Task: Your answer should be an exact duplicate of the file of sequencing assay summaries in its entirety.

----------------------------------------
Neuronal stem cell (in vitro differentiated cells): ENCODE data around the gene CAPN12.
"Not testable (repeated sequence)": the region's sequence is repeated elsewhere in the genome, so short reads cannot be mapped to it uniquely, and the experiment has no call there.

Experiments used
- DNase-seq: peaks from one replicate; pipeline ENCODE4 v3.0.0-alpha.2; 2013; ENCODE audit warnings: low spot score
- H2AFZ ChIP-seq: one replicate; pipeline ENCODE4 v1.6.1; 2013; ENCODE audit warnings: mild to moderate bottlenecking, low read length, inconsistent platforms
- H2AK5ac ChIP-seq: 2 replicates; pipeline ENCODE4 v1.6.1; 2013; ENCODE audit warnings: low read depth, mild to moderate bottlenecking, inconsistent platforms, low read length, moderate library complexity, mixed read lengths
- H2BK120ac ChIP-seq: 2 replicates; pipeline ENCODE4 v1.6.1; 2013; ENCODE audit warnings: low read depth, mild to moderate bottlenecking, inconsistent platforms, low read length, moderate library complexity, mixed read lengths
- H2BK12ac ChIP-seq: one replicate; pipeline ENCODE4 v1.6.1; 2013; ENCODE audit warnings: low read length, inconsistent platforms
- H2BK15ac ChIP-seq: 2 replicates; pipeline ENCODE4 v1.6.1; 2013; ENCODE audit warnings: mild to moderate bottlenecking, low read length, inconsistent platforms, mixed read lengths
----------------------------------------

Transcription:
Neuronal stem cell (in vitro differentiated cells): ENCODE data around the gene CAPN12.
"Not testable (repeated sequence)": the region's sequence is repeated elsewhere in the genome, so short reads cannot be mapped to it uniquely, and the experiment has no call there.

Experiments used
- DNase-seq: peaks from one replicate; pipeline ENCODE4 v3.0.0-alpha.2; 2013; ENCODE audit warnings: low spot score
- H2AFZ ChIP-seq: one replicate; pipeline ENCODE4 v1.6.1; 2013; ENCODE audit warnings: mild to moderate bottlenecking, low read length, inconsistent platforms
- H2AK5ac ChIP-seq: 2 replicates; pipeline ENCODE4 v1.6.1; 2013; ENCODE audit warnings: low read depth, mild to moderate bottlenecking, inconsistent platforms, low read length, moderate library complexity, mixed read lengths
- H2BK120ac ChIP-seq: 2 replicates; pipeline ENCODE4 v1.6.1; 2013; ENCODE audit warnings: low read depth, mild to moderate bottlenecking, inconsistent platforms, low read length, moderate library complexity, mixed read lengths
- H2BK12ac ChIP-seq: one replicate; pipeline ENCODE4 v1.6.1; 2013; ENCODE audit warnings: low read length, inconsistent platforms
- H2BK15ac ChIP-seq: 2 replicates; pipeline ENCODE4 v1.6.1; 2013; ENCODE audit warnings: mild to moderate bottlenecking, low read length, inconsistent platforms, mixed read lengths